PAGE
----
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Summer Safety Tips – The heat is on!

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Summer is here! It’s time to spend lazy days at the beach or flying off to sunny locales for family vacations, and swimming, swimming, and more swimming! Don’t forget to slather on a protective SPF every day even if you’re not at the beach or swimming pool.

What kid doesn’t want to be at the beach or pool on a hot summer day? As you might imagine, there are many dangers involved in water sports and activities. Swimming in the ocean can pose many hazards and children and adults alike should be taught respect for the water and be well-trained in swimming. Even at home, drowning dangers lurk. A small child can drown in just a few inches of water found at the bottom of a bucket left lying around.

Hot days and vigorous activities could lead to heat illness. Most cases can be cured easily but some can become life threatening. Know what to do. Read on and see how you can be better prepared to avoid summer-related mishaps. With some general knowledge and maybe a little specialized training (CPR, first aid, etc.), you can relax and enjoy all the fun summer has to offer!

Heat Illness

When playing in the hot summer sun at the beach, it will be important to keep hydrated. Too much activity and not drinking plenty of fluids could lead to heat exhaustion. Heat exhaustion is the most common heat illness. Your first priority in dealing with an individual suffering from a heat exhaustion is to remove the victim from the hot environment. If they are in the sun, move them into the shade, like under an umbrella. Lay the person down, loosen or remove any restrictive clothing.

Since the person is probably dehydrated, begin giving the victim cool water or a sports fluid. Try not to give them anything that is extremely cold. As their condition improves allow them to keep drinking in plenty of fluids. DO NOT give them anything that is caffeinated. You do not want to elevate the victim’s heart rate. Realize most sodas contain caffeine. Spray or sponge the victim with cool water and continue to monitor the victim’s condition.

Signs and symptoms of heat exhaustion are:
  • Heavy sweating.
  • Feeling dizzy or faint.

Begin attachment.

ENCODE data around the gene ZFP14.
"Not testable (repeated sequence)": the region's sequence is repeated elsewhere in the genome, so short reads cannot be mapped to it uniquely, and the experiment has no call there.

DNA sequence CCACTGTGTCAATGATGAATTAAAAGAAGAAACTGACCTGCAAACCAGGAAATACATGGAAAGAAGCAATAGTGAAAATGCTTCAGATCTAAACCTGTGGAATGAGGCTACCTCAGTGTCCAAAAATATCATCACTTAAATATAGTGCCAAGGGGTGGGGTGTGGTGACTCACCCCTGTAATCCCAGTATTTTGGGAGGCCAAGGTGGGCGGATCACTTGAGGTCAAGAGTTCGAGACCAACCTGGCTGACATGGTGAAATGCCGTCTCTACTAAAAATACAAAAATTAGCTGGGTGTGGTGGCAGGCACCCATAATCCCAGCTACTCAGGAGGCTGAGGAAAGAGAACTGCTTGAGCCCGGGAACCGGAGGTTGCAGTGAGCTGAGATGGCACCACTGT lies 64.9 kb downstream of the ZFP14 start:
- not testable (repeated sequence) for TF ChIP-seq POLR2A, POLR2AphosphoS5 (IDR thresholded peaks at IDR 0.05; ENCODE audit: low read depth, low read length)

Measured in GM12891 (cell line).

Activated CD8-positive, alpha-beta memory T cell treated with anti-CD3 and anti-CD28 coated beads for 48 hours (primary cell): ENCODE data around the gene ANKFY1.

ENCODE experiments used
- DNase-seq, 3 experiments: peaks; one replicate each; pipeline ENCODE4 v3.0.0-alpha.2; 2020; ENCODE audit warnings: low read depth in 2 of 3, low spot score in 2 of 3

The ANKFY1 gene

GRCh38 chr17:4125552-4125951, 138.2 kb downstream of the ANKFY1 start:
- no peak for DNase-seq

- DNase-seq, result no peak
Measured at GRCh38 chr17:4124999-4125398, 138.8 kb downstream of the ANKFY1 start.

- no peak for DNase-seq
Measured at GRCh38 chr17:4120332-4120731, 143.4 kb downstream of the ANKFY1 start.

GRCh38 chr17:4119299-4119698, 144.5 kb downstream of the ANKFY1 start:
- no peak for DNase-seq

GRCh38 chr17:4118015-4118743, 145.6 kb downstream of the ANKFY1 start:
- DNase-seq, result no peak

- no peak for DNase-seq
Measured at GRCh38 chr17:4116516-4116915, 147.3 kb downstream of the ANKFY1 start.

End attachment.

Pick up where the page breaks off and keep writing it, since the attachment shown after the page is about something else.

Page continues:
• Rapid or weak pulse.
  • Nausea.
  • Possible cramping.
  • Headache.
  • Fatigue.
  • A dark color to their urine.

If the victim faints, becomes confused or has a seizure, call 911 immediately. If the victim’s body temperature rises above 104 F, the person is in Heat Stroke, a life threatening condition. Continue to try and cool the victim while you wait for the Emergency Service Personnel to arrive. Place the victim into cool water like in the ocean or continue to pour buckets of cool water over their entire body. Areas on the body that are sensitive in helping cool a victim are, the top of the head, around the neck, armpits and below in the groin area. Use cool wraps or ice packs in these areas.

Symptoms of heatstroke (the most serious type of heat stress) include:
  • Hot, dry skin or very heavy sweating
  • Hallucinations
  • Chills
  • Throbbing headache
  • High body temperature
  • Confusion/dizziness
  • Slurred speech
  • Proper first aid for heat stroke includes:
  • Call 911.
  • Move the person to a cool shaded area.
  • Cool the person using methods such as soaking clothes with water; spraying, sponging, or showering with water; or fanning the body.
WATER, Wet your Whistle!

Water is your body’s principal chemical component and makes up about 60 percent of your body weight. Every system in your body depends on water. For example, water flushes toxins out of vital organs, carries nutrients to your cells and provides a moist environment for ear, nose and throat tissues.

Lack of water can lead to dehydration, a condition that occurs when you don’t have enough water in your body to carry out normal functions. Even mild dehydration can drain your energy and make you tired.

So how much fluid does the average, healthy adult living in a temperate climate need? The Institute of Medicine determined that an adequate intake (AI) for men is roughly 3 liters (about 13 cups) of total beverages a day. The AI for women is 2.2 liters (about 9 cups) of total beverages a day.

The best defense against heat illnesses is to stay well hydrated. Make sure the kids drink plenty of liquid, often times, they are way too busy playing to be bothered to stop and rehydrate!

Watch out for the weekend warrior in you too, maybe you haven’t been as active during the winter months as you would’ve liked. But you’ll make up for it now that the weather is warm and you can get outside and be more active. So it’s jogging, then tennis, then biking, and then boom! If you’re loved one suddenly collapsed, would you know what to do? Are you trained in CPR? Even if you’re not trained, there’s a lot you can do. And what you do can have a huge impact on the survival of your family or friend.

[AUTHOR: Justin Haagen] Justin is the owner of Safety Matters Certified Training and teaches CPR/AED/First Aid as well as Basic Life Support for the Healthcare Provider, and ACLS along with a variety of safety classes.

June 28, 2015

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